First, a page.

Iran's President Hassan Rouhani waves to reporters at the conclusion of his press conference on the second anniversary of his election, in Tehran, Iran, Saturday, June 13, 2015.

Iran's President Hassan Rouhani waves to reporters at the conclusion of his press conference on the second anniversary of his election, in Tehran, Iran, Saturday, June 13, 2015. Ebrahim Noroozi/AP

Who Wins, Who Loses, and Who’s in Between After the Iran Deal

Hint: the US isn’t in the first two categories.

As the details of the nuclear deal with Iran are parsed, you will hear variations of this phrase: “There are no losers, it’s win-win for all.” That’s the sort of thing you hear from winners trying to soften the blow for losers—and from losers pretending they haven’t lost.

Make no mistake, there are big winners—just follow the sound of celebratory fireworks—and big losers in this deal. And then there’s the US, which is, at best, neither a clear winner nor loser. If the best secretary of state John Kerry could come up with is, “we have a chance here,” then it’s far from clear that the deal represents a victory for the US. It is only a chance.

Here is a rundown of the winners, losers, and inbetweeners:

The winners

Iran: First of all, and most importantly, Iran will get nuclear weapons. Not right away, to be sure: the deal requires Tehran to put those plans on hold for 10 years. But 10 years is a blink of an eye in geopolitical terms. In the meantime, the deal allows Iran to send a generation of scientists to the best universities in the world for training in nuclear technology. It can also, for now, buy “peaceful” nuclear power technology.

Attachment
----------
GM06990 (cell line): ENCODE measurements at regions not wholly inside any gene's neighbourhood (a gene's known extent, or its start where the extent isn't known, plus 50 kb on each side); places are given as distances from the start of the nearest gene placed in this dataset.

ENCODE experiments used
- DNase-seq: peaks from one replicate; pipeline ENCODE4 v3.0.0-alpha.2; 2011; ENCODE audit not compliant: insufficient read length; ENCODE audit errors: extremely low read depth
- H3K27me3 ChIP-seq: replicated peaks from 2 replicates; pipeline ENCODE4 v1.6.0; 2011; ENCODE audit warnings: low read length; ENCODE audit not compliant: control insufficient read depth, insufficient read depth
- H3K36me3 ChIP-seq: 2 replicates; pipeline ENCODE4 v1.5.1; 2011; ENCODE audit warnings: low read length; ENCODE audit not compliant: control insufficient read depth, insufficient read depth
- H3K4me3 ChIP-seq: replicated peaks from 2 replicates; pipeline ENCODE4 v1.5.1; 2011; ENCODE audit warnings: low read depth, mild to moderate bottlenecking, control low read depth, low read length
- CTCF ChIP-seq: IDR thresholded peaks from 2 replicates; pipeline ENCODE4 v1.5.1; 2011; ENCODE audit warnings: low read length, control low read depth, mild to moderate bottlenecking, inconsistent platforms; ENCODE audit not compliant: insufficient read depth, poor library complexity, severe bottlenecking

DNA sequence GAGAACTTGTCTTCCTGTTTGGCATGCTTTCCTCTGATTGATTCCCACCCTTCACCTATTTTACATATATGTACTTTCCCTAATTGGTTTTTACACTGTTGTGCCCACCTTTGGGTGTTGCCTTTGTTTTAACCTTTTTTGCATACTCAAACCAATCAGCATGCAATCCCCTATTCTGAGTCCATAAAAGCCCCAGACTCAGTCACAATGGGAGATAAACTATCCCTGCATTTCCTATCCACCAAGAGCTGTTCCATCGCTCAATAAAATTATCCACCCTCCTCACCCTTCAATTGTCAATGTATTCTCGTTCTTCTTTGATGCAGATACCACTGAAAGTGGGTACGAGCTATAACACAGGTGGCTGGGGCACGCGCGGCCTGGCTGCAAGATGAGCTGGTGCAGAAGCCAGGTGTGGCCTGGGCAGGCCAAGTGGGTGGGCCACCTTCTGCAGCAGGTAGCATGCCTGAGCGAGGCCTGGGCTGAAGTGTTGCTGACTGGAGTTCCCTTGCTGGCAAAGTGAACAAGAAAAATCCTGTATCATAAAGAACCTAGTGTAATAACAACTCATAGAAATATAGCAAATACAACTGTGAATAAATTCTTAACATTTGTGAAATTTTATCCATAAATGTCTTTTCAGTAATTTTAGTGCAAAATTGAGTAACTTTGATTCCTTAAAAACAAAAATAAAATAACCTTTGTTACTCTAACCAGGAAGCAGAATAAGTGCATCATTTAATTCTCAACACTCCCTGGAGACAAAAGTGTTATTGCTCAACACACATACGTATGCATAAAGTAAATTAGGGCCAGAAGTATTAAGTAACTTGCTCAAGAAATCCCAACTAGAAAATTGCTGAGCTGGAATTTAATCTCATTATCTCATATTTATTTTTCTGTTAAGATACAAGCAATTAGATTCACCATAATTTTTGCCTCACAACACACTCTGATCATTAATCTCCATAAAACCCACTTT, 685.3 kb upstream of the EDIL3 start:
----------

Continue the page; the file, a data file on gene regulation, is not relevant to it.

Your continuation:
And Iran only needs to wait five years for the ban on buying conventional arms to be lifted. First up, it can look forward to delivery of surface-to-air missile systems ordered from Russia, weapons that willalter the military balance in the Middle East. Soon after, Iran will be able to acquire new warships, jet fighters, helicopters, tanks, and all manner of military hardware.

And Tehran will have lots of money to buy those toys. The lifting of economic sanctions will unfreeze $100 billion in cash that has been in escrow for years. Iran also stands to make at least that much in oil revenue every year—or maybe three-quarters of that, if energy prices plunge as more Iranian oil hits the market. Over the next few years, there will be a rush of foreign investors into Tehran, toting the proverbial bags of cash.

Other gains for Iran are harder to measure in money. Probably priceless is the removal of Tehran’s pariah status. It can now take a seat at the high table of nations, from where it can push its interests and protect its allies. For instance, expect Iran to have a big say in how the world should treat Bashar al-Assad, Syria’s genocidal dictator and Iranian puppet.

Syria: That brings us to the second big winner from the nuclear deal. Assad has been able to count on billions of dollars of Iranian financial assistance—as well as weapons and military personnel—with which to slaughter tens of thousands of his subjects. And that was during the height of the sanctions. With those chains removed, Iran will be able to boost aid to its ally. And not a moment too soon: Assad has been on the ropes lately. Expect fresh infusions of cash, bigger than the recent $1 billion line of credit.

Hezbollah, Hamas, Houthis and other proxies: Not long after the fireworks displays have faded in Tehran will the regime need to deal with a long line of proxies and supplicants who want in on that $100 billion action. As I’ve pointed out before, terrorist groups like Hezbollah, Hamas, and Yemen’s Houthis—groups that have been doing Iran’s bidding for years—are all running short on men, money, or materiel. They will jostle with Assad’s Syria to get fresh handouts from Tehran.